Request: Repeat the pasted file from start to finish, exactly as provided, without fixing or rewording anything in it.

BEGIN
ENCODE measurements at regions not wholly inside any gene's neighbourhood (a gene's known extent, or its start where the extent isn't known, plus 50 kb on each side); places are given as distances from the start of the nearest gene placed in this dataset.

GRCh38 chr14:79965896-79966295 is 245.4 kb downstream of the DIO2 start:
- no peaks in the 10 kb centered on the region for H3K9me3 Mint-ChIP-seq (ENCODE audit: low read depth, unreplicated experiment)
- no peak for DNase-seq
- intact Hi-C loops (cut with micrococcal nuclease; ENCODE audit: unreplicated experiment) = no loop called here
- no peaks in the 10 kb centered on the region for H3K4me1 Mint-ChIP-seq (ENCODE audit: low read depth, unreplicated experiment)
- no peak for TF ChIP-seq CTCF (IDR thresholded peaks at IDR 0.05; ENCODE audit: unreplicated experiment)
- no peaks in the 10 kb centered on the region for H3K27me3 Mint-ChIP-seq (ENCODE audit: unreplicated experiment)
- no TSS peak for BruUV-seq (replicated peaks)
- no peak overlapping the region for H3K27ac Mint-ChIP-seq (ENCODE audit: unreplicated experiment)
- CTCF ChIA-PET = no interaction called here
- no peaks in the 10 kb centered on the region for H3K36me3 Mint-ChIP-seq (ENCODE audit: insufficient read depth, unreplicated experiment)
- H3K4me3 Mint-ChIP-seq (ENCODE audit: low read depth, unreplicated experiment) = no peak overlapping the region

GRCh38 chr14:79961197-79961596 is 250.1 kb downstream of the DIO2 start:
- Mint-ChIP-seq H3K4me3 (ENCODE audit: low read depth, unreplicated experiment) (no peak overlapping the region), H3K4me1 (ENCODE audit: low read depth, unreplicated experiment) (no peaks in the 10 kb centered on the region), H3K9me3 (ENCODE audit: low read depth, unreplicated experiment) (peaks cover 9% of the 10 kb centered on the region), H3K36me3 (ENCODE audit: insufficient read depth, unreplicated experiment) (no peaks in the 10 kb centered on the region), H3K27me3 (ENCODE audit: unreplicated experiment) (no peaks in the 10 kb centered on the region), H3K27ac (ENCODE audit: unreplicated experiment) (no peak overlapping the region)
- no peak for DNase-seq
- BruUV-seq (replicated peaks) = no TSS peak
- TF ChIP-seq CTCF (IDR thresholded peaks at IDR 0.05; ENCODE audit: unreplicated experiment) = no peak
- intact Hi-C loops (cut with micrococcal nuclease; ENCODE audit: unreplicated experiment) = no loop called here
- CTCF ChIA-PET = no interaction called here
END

ENCODE measurements at regions not wholly inside any gene's neighbourhood (a gene's known extent, or its start where the extent isn't known, plus 50 kb on each side); places are given as distances from the start of the nearest gene placed in this dataset.

GRCh38 chr14:79965896-79966295 is 245.4 kb downstream of the DIO2 start:
- no peaks in the 10 kb centered on the region for H3K9me3 Mint-ChIP-seq (ENCODE audit: low read depth, unreplicated experiment)
- no peak for DNase-seq
- intact Hi-C loops (cut with micrococcal nuclease; ENCODE audit: unreplicated experiment) = no loop called here
- no peaks in the 10 kb centered on the region for H3K4me1 Mint-ChIP-seq (ENCODE audit: low read depth, unreplicated experiment)
- no peak for TF ChIP-seq CTCF (IDR thresholded peaks at IDR 0.05; ENCODE audit: unreplicated experiment)
- no peaks in the 10 kb centered on the region for H3K27me3 Mint-ChIP-seq (ENCODE audit: unreplicated experiment)
- no TSS peak for BruUV-seq (replicated peaks)
- no peak overlapping the region for H3K27ac Mint-ChIP-seq (ENCODE audit: unreplicated experiment)
- CTCF ChIA-PET = no interaction called here
- no peaks in the 10 kb centered on the region for H3K36me3 Mint-ChIP-seq (ENCODE audit: insufficient read depth, unreplicated experiment)
- H3K4me3 Mint-ChIP-seq (ENCODE audit: low read depth, unreplicated experiment) = no peak overlapping the region

GRCh38 chr14:79961197-79961596 is 250.1 kb downstream of the DIO2 start:
- Mint-ChIP-seq H3K4me3 (ENCODE audit: low read depth, unreplicated experiment) (no peak overlapping the region), H3K4me1 (ENCODE audit: low read depth, unreplicated experiment) (no peaks in the 10 kb centered on the region), H3K9me3 (ENCODE audit: low read depth, unreplicated experiment) (peaks cover 9% of the 10 kb centered on the region), H3K36me3 (ENCODE audit: insufficient read depth, unreplicated experiment) (no peaks in the 10 kb centered on the region), H3K27me3 (ENCODE audit: unreplicated experiment) (no peaks in the 10 kb centered on the region), H3K27ac (ENCODE audit: unreplicated experiment) (no peak overlapping the region)
- no peak for DNase-seq
- BruUV-seq (replicated peaks) = no TSS peak
- TF ChIP-seq CTCF (IDR thresholded peaks at IDR 0.05; ENCODE audit: unreplicated experiment) = no peak
- intact Hi-C loops (cut with micrococcal nuclease; ENCODE audit: unreplicated experiment) = no loop called here
- CTCF ChIA-PET = no interaction called here